Also, it's best to work with patterns that give you a breakdown of the stitch count. In other words, you will see in some patterns that they will tell you that the pattern is created by starting a foundation chain with a multiple of a specific number plus x amount of stitches.
This makes it a lot easier to adjust the pattern. Because yes, you will definitely need to adjust the pattern to accommodate more or fewer stitches to create your item. If the pattern you want to work with doesn't provide that information you could determine that for yourself.
The easiest way is to create a long foundation chain and then work the pattern. Do this using the yarn and crochet hook you intend to use, this way you can get an idea of what the pattern will look like with the yarn.
You may discover that you will need to use a smaller or larger crochet hook than the one designated for the yarn to get the look you want.
Adjust Crochet Pattern for Different Yarn Weight: Ripple Stitch Example
Below are pictures showing how using a different yarn for the same pattern can alter the look and size greatly. For each of these, a ripple stitch pattern was followed.
Starting with a foundation chain of 24 the ripple pattern was worked over three rows. The stitch pattern was from a baby blanket that required a foundation chain of 134 stitches.
Now, I didn't want to create such a large chain to show you the difference in using different yarns, so, I did what I mentioned earlier.
I made a chain of 50 with one of the yarns and worked the pattern and once I saw the ripple form, I was able to determine that the pattern required a multiple of 10 plus 4.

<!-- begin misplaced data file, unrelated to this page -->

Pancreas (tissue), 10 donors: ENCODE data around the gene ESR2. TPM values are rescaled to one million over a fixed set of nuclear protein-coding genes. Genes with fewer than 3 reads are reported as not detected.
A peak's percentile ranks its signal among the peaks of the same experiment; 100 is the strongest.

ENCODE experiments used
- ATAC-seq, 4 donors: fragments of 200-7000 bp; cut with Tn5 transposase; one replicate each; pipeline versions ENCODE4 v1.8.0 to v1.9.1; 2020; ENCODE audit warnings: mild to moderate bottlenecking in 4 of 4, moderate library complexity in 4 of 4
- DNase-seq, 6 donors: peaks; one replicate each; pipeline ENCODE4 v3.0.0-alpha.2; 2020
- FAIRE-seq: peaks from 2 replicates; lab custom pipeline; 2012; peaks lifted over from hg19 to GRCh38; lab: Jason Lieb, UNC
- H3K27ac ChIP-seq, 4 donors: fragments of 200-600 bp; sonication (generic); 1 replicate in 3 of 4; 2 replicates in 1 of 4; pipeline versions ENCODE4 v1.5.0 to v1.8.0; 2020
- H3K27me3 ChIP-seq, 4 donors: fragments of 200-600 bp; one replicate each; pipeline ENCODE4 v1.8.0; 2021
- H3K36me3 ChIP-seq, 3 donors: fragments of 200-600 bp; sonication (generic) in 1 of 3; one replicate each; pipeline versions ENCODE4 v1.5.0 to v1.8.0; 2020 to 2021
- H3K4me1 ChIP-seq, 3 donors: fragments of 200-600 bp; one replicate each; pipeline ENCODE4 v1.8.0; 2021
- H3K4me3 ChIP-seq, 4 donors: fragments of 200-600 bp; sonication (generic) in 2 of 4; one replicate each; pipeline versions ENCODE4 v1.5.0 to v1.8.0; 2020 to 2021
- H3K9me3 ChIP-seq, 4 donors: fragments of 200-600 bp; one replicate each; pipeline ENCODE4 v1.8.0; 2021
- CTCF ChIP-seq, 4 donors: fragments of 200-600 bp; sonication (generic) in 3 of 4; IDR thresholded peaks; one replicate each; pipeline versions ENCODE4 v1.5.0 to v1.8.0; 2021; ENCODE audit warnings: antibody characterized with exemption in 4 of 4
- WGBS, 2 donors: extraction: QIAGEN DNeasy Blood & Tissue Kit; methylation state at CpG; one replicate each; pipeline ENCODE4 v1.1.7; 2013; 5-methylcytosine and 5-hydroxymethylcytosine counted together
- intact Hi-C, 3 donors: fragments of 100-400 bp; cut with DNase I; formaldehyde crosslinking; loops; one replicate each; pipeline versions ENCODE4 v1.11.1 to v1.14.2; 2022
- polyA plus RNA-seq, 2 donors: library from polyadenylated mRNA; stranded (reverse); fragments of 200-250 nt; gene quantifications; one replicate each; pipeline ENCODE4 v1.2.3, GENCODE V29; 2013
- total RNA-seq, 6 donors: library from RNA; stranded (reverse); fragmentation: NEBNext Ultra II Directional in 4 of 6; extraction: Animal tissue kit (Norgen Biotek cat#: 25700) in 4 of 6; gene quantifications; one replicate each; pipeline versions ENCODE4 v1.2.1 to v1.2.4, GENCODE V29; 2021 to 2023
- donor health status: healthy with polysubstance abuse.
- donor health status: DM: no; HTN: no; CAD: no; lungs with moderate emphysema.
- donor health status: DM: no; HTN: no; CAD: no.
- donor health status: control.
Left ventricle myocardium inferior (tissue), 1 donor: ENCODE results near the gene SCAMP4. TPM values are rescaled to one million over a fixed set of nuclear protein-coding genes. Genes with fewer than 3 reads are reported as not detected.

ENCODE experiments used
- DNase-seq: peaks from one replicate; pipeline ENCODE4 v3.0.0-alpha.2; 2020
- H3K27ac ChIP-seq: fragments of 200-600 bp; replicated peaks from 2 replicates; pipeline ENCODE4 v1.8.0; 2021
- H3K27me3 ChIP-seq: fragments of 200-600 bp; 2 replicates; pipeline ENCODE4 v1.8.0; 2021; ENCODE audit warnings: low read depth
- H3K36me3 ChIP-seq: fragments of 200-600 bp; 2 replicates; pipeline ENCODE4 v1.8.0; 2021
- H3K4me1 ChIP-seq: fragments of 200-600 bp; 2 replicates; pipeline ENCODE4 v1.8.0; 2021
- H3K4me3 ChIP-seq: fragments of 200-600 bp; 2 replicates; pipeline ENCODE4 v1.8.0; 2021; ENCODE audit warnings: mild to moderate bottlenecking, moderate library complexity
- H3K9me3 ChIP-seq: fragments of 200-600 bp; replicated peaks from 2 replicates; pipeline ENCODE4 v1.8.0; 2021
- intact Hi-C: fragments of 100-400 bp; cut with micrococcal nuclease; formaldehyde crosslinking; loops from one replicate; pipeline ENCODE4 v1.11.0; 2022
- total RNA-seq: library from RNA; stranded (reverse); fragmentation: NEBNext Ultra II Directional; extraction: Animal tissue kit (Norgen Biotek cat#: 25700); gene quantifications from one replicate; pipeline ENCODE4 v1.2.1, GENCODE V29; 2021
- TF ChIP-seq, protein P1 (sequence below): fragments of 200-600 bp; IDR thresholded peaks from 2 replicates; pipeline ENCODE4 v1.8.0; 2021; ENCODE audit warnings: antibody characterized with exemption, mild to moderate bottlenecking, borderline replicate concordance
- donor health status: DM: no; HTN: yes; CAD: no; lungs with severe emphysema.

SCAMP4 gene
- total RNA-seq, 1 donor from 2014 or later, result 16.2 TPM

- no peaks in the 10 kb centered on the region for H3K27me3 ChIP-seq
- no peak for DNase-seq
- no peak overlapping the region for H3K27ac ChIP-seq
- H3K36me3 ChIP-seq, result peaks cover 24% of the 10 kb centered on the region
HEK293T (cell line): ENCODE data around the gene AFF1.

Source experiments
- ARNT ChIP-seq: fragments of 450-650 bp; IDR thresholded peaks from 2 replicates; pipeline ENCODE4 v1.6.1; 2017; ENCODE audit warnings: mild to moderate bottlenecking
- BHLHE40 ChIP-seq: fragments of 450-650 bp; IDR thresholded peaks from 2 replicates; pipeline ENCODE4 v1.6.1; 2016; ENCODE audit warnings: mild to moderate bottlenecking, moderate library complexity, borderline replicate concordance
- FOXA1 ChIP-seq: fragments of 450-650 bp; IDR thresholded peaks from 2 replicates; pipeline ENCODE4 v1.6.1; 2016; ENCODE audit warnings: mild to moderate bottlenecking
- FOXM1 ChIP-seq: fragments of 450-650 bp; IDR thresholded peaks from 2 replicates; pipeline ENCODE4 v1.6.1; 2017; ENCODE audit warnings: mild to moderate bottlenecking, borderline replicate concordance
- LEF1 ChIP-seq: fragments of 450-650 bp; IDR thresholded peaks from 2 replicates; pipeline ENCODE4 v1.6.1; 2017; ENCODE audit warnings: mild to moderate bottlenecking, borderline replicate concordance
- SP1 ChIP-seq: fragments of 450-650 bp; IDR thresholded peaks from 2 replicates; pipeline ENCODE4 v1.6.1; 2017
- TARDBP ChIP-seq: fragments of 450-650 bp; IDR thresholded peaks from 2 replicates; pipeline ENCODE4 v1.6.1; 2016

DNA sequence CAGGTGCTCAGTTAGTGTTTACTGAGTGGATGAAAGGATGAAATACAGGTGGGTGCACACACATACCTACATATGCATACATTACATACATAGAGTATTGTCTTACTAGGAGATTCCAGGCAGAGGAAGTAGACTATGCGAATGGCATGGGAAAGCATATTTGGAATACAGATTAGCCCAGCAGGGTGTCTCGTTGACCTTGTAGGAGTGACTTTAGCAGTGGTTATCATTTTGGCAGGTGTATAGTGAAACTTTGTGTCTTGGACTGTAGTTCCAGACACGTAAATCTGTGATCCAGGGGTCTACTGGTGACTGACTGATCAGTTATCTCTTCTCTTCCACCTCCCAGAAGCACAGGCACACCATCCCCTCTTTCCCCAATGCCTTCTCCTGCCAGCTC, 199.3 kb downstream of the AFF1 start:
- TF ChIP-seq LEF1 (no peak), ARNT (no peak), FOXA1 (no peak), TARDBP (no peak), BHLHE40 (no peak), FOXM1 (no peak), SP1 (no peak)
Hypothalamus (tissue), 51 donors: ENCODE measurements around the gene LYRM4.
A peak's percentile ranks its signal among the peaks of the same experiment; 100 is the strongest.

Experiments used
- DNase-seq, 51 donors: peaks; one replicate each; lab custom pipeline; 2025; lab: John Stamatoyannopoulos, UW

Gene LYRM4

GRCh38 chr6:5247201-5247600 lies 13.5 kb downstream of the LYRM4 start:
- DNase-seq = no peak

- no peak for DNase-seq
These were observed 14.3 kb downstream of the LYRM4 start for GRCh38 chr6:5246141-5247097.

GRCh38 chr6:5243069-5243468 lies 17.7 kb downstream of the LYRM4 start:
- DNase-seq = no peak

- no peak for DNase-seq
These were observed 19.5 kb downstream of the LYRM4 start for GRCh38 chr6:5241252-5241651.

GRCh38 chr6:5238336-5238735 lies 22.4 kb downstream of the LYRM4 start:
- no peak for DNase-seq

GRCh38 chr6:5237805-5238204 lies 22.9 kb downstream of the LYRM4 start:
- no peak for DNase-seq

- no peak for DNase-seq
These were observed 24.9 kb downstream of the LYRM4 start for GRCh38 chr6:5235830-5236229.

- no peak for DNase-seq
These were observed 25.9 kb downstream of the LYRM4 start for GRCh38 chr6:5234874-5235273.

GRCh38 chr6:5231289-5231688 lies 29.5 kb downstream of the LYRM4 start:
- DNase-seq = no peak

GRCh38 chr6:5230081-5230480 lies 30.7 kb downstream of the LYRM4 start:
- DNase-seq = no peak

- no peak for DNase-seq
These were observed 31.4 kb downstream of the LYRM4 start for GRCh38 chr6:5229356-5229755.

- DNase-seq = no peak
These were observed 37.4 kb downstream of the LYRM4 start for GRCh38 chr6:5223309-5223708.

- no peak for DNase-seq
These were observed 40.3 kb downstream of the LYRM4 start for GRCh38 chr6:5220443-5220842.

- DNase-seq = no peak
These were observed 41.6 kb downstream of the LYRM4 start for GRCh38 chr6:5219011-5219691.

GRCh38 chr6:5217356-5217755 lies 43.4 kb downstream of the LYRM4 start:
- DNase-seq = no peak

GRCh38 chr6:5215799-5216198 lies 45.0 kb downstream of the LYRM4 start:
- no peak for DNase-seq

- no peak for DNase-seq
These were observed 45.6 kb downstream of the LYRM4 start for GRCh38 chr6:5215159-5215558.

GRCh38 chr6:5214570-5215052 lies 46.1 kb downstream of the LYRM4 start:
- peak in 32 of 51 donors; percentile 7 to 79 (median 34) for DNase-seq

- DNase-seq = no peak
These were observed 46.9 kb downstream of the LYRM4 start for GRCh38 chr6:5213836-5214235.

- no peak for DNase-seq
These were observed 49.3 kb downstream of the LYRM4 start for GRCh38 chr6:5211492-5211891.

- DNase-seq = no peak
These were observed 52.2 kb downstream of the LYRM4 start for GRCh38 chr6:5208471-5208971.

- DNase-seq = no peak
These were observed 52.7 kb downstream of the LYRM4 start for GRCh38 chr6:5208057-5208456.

Adjusting Yarn Weight for the Ripple Stitch: Superfine Yarn Example
This sample was made using a superfine yarn that's meant for socks. Following the pattern using this yarn wouldn't be the best choice to make a blanket but would be nice for a lightweight scarf. If this yarn was cotton (it's a wool/nylon blend), it would also be great for a washcloth, dishcloth, or maybe a potholder.
That's something else to consider when working with a different yarn weight. The fiber that the yarn is made of. Cotton will produce an item that is sturdier and can withstand daily use, while a thin wool/nylon blend will produce something that's more decorative and lightweight.
Adjusting Yarn Weight for the Ripple Stitch: Medium Weight Yarn Example
Next up, a medium weight yarn that is acrylic. It may be hard to believe but the below sample was made following the exact same pattern to create the sample with the superfine yarn. A foundation chain of 24 and the ripple pattern worked over three rows.
Medium weight yarn is definitely the most versatile. You can use it for blankets (adult and baby), scarves, and for items around the house.
Adjusting Yarn Weight for the Ripple Stitch: Super Bulky Yarn Example
And finally, a super bulky yarn was used to create this last sample. As you can see, while the ripple itself is noticeable you are not able to distinguish the stitches as well.
This is an example where you would have to go up a crochet hook size so that your stitches would look a little cleaner. Using this yarn weight and pattern would be perfect for a cozy and warm afghan.
How Much Yarn is Needed When Adjusting Yarn Weights for a Pattern?
Finally, you are going to have to determine how much yarn you will need. If you are going up in yarn weight you will need less yarn and if you are going down in yarn weight you will need more yarn, as evident in the pictures above.
There are quite a few ways to calculate yarn yardage. Some people use a kitchen scale to weigh the yarn and others go by making a gauge swatch. This really comes down to your preference.